Terps lose control after halftime of 64-57 loss to Illinois

CHAMPAIGN, ILL. — History awaited 11th-ranked Maryland here at the State Farm Center. A victory over an Illinois team that had lost its first two Big Ten games and then star guard Rayvonte Rice to a broken hand at practice Monday would have given this year's Terps the best start of any Maryland team.

After passing so many tests in what has been a turnaround season for Mark Turgeon's program, Maryland flunked history Wednesday night. Leading at halftime by two points, the Terps went as cold as the frigid temperatures outside, losing to the Fighting Illini, 64-57.


"The first possession we got two layups and miss them, and it got worse from there," said Turgeon, whose team saw its seven-game winning streak snapped with its first Big Ten loss. "Next time we turn it over on a break and we just never recovered."

Asked if the Terps were playing tight given the attention they've received recently, junior forward Jake Layman said: "I think it was not being focused coming out in the second half. Not that we felt comfortable with a two-point lead, but we kind of felt that there was no way we could lose this with the lead going into half."


A 20-3 run by Illinois (11-5, 1-2)  revved up an announced home crowd of 12,896 that braved temperatures dipping to a reported 30 degrees below with the wind chill. It also rattled the Terps, who lost for the first time in more than a month. Maryland (14-2, 2-1) will remain on the road, playing at Purdue on Saturday.

"First of all, let's give Illinois a lot of credit, I thought they were terrific tonight, John [Groce] had them ready," Turgeon said. "They made the switch at point guard, [Jaylon] Tate was terrific running the team. And of course, we had no one to match up with [Malcolm] Hill. He was really good."

Hill, a 6-foot-7 sophomore forward who had only one previous game with 20 points or more, took over for the injured Rice and took over the game, too, early in the second half. Hill finished with a career-high 28 points, including 18 in the second half. He hit 9 of 18 shots, including 4 of 7 3-pointers.

"I challenged my guys at halftime to guard him and of course they didn't do that in the second half," Turgeon said. "We let our offense affect our defense. Give them credit, their defense was really good, switching [from a zone to a man-to-man]. They made it tough on us. We never really got in rhythm until it was too late."

Freshman point guard Melo Trimble led the Terps with 17 points, five rebounds and four assists. After helping Maryland to a 28-26 halftime lead by scoring nine points – including a pretty teardrop floater for the team's final basket – Trimble didn't score again until the final minute.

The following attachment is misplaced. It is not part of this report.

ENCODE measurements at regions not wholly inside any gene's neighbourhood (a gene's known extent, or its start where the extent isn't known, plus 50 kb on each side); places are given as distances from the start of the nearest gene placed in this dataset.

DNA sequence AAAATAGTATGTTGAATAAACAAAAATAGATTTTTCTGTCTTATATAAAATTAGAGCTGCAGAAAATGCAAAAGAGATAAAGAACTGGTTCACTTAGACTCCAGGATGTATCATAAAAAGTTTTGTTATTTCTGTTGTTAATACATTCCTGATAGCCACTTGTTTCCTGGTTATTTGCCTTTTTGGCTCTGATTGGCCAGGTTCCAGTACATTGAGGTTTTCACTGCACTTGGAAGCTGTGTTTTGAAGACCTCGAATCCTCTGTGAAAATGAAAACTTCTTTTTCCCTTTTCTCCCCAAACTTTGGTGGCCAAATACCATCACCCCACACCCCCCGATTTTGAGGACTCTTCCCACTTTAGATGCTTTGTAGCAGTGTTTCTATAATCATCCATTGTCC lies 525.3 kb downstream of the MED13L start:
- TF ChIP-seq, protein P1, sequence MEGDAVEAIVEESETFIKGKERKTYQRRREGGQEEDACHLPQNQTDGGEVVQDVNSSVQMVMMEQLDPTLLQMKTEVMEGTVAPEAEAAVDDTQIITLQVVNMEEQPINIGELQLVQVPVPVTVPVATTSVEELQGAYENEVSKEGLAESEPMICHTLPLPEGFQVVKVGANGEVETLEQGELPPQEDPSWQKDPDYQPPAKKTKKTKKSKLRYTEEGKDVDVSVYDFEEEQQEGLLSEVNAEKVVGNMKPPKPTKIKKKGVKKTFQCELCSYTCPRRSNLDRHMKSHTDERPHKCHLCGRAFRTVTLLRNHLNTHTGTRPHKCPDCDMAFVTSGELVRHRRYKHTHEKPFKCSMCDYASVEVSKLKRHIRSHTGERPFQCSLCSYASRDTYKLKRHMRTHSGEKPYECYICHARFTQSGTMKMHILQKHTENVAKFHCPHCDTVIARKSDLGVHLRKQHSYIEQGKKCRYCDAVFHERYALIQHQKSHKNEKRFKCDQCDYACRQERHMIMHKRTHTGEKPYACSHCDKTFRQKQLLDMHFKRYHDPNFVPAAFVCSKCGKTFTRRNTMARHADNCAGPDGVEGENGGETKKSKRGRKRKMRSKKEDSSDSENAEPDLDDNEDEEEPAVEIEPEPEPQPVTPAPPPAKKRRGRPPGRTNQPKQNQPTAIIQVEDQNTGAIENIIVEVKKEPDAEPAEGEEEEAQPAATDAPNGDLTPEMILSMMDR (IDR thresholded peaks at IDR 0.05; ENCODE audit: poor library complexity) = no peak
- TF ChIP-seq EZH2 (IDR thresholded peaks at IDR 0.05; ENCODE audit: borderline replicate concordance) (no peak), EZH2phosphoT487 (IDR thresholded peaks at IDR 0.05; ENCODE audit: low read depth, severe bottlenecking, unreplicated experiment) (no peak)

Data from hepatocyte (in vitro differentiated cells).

A late run led by Trimble and fellow freshman Dion Wiley (9 points) helped close a 16-point deficit to five, 60-55, with 24 seconds to go and might have made the final score a bit more palatable for Turgeon and the Terps. It didn't obscure how poorly some of Maryland's seniors played.

Dez Wells scored just six points on 2 of 8 shooting, the last an off-balance airball that led to Turgeon pulling him with a little three minutes to go. Evan Smotrycz was 0-for-6 from the field. The normally-reliable Richaud Pack was 1-for-7, though he did contribute five rebounds, two assists and a blocked shot.

"I'm not sure what to attribute it to, I think it was just we didn't have it today, it was a today thing," said Pack, who along with Layman were the only players Maryland made available to the media. "We've been pretty humble about what people have been saying about us. We just need to practice harder, get locked in more and be ready to go Saturday."


Said Turgeon: "I love my seniors, they just did not have a good night. They were pressing, trying to to do too much."

Turgeon didn't want to think his players got caught up in the hype that accompanied the hot start, yet he knew it was a possibility.

"Obviously by the way we played we've been listening to everybody telling us how good we are," Turgeon said. "After the Minnesota game, we said we can't do that. So maybe that came in [to play], We're kids. We're human. I don't like to lose, but maybe we needed this. We'll see. Purdue is not going to be easy."

As for a missed chance to make history, Layman said he didn't even know a victory would have given the Terps their best start in history. It could have also been the first 3-0 start in league play since the 2001-2002 team – the one that ended with a national championship – won its first three Atlantic Coast Conference games.

"I'm sure most of the guys didn't know that," said Layman, who finished with 10 points despite missing much of the first half after picking up two fouls in the first 1:10. "That's something, even if you hear about it, you can't focus on it. It would have been a big accomplishment, but so what. We haven't done anything else."